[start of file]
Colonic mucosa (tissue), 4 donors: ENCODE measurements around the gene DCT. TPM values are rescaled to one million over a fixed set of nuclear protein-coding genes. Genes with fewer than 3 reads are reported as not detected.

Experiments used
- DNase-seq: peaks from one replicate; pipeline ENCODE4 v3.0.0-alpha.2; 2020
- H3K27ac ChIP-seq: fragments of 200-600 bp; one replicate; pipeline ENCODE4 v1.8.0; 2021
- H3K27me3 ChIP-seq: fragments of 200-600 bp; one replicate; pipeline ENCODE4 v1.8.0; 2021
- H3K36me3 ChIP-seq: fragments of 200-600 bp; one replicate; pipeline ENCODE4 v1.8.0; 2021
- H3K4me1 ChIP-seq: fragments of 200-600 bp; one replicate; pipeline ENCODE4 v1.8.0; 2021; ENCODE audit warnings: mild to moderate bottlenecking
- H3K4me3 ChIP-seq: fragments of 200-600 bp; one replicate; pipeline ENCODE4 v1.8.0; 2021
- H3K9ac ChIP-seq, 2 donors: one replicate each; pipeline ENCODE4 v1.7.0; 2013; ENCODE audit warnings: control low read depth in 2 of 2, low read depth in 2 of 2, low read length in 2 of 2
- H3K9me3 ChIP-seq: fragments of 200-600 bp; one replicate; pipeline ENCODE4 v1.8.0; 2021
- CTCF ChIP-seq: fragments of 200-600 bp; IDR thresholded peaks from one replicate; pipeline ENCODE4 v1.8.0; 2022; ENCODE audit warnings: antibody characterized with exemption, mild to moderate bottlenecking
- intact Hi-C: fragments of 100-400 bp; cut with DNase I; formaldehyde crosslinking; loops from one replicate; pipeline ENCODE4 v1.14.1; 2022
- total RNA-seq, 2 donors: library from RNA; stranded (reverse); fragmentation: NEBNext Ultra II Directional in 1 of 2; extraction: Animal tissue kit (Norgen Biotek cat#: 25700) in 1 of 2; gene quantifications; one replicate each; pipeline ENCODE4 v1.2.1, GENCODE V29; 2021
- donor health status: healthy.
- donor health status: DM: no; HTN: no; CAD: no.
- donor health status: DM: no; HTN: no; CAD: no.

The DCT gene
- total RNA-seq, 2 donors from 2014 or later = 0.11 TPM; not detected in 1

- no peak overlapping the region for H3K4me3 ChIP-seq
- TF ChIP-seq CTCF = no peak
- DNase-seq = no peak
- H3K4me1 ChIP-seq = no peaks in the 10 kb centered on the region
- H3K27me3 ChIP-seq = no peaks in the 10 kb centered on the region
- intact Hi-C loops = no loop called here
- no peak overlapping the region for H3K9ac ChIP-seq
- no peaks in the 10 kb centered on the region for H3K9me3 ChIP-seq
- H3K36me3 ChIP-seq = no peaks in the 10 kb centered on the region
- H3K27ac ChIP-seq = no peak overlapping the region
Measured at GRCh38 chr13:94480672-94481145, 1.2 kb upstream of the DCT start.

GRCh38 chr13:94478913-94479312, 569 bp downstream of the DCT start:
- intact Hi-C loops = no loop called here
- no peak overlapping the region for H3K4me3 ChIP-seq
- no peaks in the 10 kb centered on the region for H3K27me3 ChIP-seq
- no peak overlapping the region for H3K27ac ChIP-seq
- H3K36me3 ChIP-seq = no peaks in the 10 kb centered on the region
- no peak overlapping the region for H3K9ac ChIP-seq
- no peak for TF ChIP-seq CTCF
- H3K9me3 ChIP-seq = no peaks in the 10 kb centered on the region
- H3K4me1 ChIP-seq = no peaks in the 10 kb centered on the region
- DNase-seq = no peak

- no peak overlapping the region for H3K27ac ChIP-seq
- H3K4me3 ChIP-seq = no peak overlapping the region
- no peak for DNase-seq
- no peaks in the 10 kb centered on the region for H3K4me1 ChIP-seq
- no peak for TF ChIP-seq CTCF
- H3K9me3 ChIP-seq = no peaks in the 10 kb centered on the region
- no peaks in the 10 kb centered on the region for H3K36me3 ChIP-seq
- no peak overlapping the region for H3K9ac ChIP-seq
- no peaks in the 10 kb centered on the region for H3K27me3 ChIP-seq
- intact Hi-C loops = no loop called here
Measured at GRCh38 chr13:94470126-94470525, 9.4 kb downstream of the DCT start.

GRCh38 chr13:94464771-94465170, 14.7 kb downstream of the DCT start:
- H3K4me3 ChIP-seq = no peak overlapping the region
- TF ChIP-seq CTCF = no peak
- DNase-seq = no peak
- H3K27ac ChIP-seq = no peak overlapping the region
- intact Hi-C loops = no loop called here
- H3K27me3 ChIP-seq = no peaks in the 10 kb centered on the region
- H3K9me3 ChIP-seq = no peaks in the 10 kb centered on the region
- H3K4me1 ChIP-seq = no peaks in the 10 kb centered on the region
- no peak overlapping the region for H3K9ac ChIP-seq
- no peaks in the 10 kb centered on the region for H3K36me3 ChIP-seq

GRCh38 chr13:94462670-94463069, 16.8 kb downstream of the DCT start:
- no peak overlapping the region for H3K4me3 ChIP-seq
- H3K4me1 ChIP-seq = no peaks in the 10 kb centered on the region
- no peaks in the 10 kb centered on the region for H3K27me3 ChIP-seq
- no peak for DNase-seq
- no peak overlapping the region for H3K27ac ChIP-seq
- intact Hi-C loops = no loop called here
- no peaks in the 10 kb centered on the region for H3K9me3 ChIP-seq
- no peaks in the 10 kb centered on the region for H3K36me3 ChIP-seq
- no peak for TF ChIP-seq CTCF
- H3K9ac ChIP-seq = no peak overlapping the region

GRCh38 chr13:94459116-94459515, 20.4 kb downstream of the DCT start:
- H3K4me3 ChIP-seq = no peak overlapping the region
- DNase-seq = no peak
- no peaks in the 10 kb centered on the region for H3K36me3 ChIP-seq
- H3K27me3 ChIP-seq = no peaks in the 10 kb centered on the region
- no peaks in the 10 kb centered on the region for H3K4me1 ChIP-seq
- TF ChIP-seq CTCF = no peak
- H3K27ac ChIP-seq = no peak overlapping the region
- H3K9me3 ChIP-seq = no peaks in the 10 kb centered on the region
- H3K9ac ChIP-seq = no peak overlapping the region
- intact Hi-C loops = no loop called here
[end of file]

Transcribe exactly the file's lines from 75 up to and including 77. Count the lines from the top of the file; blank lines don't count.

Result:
- H3K4me3 ChIP-seq = no peak overlapping the region
- DNase-seq = no peak
- no peaks in the 10 kb centered on the region for H3K36me3 ChIP-seq